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Research focus

Research of Prof. Gernert´s group

Experimental epilepsy research: Basal ganglia dysfunctions and intracerebral therapeutic treatment approaches

The basal ganglia (nuclei basales) are anatomically and functionally connected subcortical brain regions, which are involved in motor, cognitive, and limbic functions. Dysfunctions of the basal ganglia play an important role in various neurological diseases such as different movement disorders, but also in epilepsies. The basal ganglia and associated regions are involved in propagation and modulation of epileptic seizure activity emanating from the limbic system. Furthermore, the basal ganglia show plastic network changes in response to repeated seizure activity and they are involved in mechanisms of pharmacoresistance in epilepsies.

 

We investigate the physiology and pathophysiology of the basal ganglia and associated brain regions in epilepsies on the network level, neuronal level, and subcellular level by using various experimental methods (neurophysiology, immunohistochemistry, neurochemistry, cell biology). Apart from pathophysiological studies, our attention is focused on experimental-therapeutic manipulations of the basal ganglia. Especially local, intracerebral pharmacological interventions, neuronal transplantations, and high frequency deep brain stimulations are studied. Our aim is to develop new approaches for the treatment of epilepsies in animals and humans.

I.a. within the framework of the DFG research unit 1103 „Neurodegeneration and -regeneration in canine CNS diseases", we work on different intracerebral treatment strategies. For example, we perform preclinical studies, in which appropriate drugs are infused chronically or in which appropriate neuronal cell lines or embryonic neuronal precursor cells are grafted into specific basal ganglia regions with the aim to induce long-lasting anticonvulsant effects.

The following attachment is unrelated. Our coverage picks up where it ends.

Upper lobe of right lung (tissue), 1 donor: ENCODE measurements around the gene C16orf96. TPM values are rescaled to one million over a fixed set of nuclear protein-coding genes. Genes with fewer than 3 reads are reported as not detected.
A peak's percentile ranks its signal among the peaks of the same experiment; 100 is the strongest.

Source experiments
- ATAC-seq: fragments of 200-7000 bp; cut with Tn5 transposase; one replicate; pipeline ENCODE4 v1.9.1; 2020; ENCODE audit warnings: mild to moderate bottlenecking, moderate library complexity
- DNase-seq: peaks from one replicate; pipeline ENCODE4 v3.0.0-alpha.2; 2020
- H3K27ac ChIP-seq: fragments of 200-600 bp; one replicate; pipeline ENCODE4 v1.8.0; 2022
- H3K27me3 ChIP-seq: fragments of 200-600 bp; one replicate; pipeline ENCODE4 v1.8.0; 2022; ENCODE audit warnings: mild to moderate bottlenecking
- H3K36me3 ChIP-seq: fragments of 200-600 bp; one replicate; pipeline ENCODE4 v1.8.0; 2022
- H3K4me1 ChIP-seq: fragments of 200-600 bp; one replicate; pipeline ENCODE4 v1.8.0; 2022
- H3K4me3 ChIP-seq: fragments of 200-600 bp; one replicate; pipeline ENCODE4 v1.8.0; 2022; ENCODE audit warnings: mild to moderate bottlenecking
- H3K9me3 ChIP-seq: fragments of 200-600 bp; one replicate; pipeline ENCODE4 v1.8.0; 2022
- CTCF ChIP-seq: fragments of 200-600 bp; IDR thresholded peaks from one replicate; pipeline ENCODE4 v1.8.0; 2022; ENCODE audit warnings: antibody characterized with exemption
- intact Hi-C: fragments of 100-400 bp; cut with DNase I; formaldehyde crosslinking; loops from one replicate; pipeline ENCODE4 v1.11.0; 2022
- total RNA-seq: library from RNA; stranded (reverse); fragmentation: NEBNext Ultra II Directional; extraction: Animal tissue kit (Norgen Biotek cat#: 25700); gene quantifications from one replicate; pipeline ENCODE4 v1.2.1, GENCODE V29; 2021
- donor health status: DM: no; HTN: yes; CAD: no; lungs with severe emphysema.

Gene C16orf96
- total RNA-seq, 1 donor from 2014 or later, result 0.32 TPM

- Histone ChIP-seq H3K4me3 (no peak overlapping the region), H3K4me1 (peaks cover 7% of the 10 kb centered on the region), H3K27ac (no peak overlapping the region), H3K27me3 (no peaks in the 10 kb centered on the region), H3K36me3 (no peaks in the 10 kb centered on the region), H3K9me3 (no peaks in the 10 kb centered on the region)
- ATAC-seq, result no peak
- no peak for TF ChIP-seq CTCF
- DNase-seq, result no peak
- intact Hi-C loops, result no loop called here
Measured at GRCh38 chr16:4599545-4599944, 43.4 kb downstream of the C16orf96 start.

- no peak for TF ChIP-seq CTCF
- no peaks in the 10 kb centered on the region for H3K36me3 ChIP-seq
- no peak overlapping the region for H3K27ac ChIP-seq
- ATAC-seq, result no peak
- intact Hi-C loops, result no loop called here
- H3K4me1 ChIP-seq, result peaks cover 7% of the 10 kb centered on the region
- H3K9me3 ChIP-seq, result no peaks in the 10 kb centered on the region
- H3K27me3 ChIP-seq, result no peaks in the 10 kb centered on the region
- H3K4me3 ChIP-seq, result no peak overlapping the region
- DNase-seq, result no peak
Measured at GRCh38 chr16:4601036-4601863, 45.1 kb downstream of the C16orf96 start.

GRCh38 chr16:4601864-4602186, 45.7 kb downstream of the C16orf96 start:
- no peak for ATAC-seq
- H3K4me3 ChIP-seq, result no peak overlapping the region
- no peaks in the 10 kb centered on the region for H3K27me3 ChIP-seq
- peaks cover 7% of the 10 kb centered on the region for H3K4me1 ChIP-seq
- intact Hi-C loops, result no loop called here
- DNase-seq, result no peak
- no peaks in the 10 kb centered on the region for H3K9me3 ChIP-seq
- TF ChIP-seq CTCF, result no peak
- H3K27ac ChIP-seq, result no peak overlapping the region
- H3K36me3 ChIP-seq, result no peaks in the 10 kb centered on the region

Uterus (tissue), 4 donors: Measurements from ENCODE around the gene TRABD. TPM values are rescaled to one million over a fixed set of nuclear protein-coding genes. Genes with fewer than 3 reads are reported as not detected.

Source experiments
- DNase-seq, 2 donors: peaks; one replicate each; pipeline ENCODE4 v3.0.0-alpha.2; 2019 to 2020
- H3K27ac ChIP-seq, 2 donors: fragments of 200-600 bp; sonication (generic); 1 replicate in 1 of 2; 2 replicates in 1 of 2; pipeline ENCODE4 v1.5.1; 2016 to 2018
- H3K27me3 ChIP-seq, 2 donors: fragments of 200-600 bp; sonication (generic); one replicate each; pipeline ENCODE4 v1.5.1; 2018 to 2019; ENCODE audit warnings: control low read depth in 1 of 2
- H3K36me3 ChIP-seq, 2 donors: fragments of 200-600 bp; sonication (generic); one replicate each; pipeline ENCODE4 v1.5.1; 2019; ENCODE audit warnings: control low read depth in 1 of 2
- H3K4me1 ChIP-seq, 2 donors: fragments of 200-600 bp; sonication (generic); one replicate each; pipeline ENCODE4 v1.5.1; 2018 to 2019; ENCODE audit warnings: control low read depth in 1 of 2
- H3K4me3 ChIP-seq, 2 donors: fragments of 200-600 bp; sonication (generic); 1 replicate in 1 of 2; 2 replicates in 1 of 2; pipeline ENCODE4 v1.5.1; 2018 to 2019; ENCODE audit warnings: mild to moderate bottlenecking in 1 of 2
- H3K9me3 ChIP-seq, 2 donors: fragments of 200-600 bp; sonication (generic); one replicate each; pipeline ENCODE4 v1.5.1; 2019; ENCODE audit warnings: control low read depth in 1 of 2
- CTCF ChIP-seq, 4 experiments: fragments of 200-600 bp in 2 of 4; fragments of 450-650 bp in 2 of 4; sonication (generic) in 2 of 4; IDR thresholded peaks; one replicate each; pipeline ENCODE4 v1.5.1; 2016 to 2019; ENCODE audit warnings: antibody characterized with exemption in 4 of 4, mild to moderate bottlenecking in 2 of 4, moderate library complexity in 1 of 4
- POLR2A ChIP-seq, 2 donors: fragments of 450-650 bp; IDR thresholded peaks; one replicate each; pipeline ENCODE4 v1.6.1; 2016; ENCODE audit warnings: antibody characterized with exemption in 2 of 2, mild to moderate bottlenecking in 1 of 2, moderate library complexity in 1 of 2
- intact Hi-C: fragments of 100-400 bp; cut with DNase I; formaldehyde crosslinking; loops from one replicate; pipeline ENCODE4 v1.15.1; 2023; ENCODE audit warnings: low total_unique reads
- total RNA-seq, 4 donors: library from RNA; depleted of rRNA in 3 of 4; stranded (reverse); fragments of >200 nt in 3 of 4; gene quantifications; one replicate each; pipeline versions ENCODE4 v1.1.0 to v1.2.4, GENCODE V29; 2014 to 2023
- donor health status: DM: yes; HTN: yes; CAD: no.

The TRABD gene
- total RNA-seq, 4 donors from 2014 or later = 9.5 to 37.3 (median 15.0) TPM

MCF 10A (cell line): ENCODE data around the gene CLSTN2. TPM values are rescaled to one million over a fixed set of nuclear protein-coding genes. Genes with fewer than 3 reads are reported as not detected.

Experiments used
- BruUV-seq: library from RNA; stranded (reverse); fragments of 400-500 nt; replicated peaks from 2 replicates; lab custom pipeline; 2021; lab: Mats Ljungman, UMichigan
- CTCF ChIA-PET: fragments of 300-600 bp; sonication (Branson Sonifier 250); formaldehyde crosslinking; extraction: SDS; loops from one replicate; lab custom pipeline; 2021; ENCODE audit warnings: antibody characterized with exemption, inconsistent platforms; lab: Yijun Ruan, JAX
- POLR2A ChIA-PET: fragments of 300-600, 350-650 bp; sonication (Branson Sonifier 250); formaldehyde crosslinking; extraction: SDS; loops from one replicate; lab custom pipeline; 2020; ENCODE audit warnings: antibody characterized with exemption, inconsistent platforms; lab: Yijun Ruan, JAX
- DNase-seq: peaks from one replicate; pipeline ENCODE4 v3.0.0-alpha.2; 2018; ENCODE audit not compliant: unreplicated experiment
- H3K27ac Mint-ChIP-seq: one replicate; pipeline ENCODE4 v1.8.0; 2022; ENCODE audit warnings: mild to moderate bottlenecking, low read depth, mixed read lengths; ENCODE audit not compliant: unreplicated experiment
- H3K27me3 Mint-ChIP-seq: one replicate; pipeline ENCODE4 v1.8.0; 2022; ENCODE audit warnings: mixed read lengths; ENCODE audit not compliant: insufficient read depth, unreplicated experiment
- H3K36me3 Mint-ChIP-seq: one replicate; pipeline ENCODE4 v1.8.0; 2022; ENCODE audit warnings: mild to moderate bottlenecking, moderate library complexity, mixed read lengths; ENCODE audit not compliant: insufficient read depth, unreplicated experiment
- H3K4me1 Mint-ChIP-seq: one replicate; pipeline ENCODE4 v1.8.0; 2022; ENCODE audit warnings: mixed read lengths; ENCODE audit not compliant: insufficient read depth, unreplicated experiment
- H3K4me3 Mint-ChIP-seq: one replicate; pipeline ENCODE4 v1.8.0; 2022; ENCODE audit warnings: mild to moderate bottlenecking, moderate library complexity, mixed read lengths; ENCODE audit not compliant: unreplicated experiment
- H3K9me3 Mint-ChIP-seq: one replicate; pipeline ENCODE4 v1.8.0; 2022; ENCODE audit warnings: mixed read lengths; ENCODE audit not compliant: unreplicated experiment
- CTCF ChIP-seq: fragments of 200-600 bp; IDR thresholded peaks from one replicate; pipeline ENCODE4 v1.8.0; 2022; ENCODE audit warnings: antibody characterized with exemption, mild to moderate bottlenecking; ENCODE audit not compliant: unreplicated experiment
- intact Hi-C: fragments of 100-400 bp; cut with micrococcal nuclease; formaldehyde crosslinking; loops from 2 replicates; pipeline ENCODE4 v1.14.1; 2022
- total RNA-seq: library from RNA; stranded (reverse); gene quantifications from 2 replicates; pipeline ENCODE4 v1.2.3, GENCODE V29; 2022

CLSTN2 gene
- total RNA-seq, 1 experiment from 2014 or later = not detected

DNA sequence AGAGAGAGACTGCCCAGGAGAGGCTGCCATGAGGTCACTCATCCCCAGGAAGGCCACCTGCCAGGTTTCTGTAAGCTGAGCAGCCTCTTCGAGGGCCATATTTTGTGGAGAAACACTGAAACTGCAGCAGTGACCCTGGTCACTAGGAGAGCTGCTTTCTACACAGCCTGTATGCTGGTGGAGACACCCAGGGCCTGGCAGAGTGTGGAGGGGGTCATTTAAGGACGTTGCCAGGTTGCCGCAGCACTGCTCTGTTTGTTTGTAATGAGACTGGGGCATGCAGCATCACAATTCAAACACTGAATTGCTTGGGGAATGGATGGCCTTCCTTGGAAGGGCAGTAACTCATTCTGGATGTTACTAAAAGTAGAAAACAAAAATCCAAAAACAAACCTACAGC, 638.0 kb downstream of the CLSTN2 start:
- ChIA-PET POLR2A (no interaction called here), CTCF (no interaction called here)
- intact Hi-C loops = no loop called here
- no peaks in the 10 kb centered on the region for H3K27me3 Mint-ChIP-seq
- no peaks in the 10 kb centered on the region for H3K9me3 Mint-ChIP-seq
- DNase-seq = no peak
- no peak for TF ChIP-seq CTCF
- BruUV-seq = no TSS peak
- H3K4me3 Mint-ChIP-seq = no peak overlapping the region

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In the project „Targeted drug microinfusion into the subthalamic nucleus as a strategy to treat epilepsies“ (GE1103/9-1), we refine the chronic, intracerebral pharmacotherapy as a strategy to treat intractable epilepsies. Several rationally chosen drugs and treatment regimens will be investigated.

In the project „Spider silk anchoring system for cell grafting into challenging brain environments“, supported by the funding initiative "Experiment!" of the Volkswagen foundation, we (together with Prof. Dr. C. Radtke, Dept. of Plastic, Hand and Reconstructive Surgery, MHH) aim to establish an intracerebral anchoring system by using biodegradable spider silk to prevent undesirable migration of cells after grafting into basal ganglia target regions in preclinical epilepsy research. The anchoring system should facilitate a spatially limited integration of grafted cells within the target region, thereby improving anticonvulsant efficacy.

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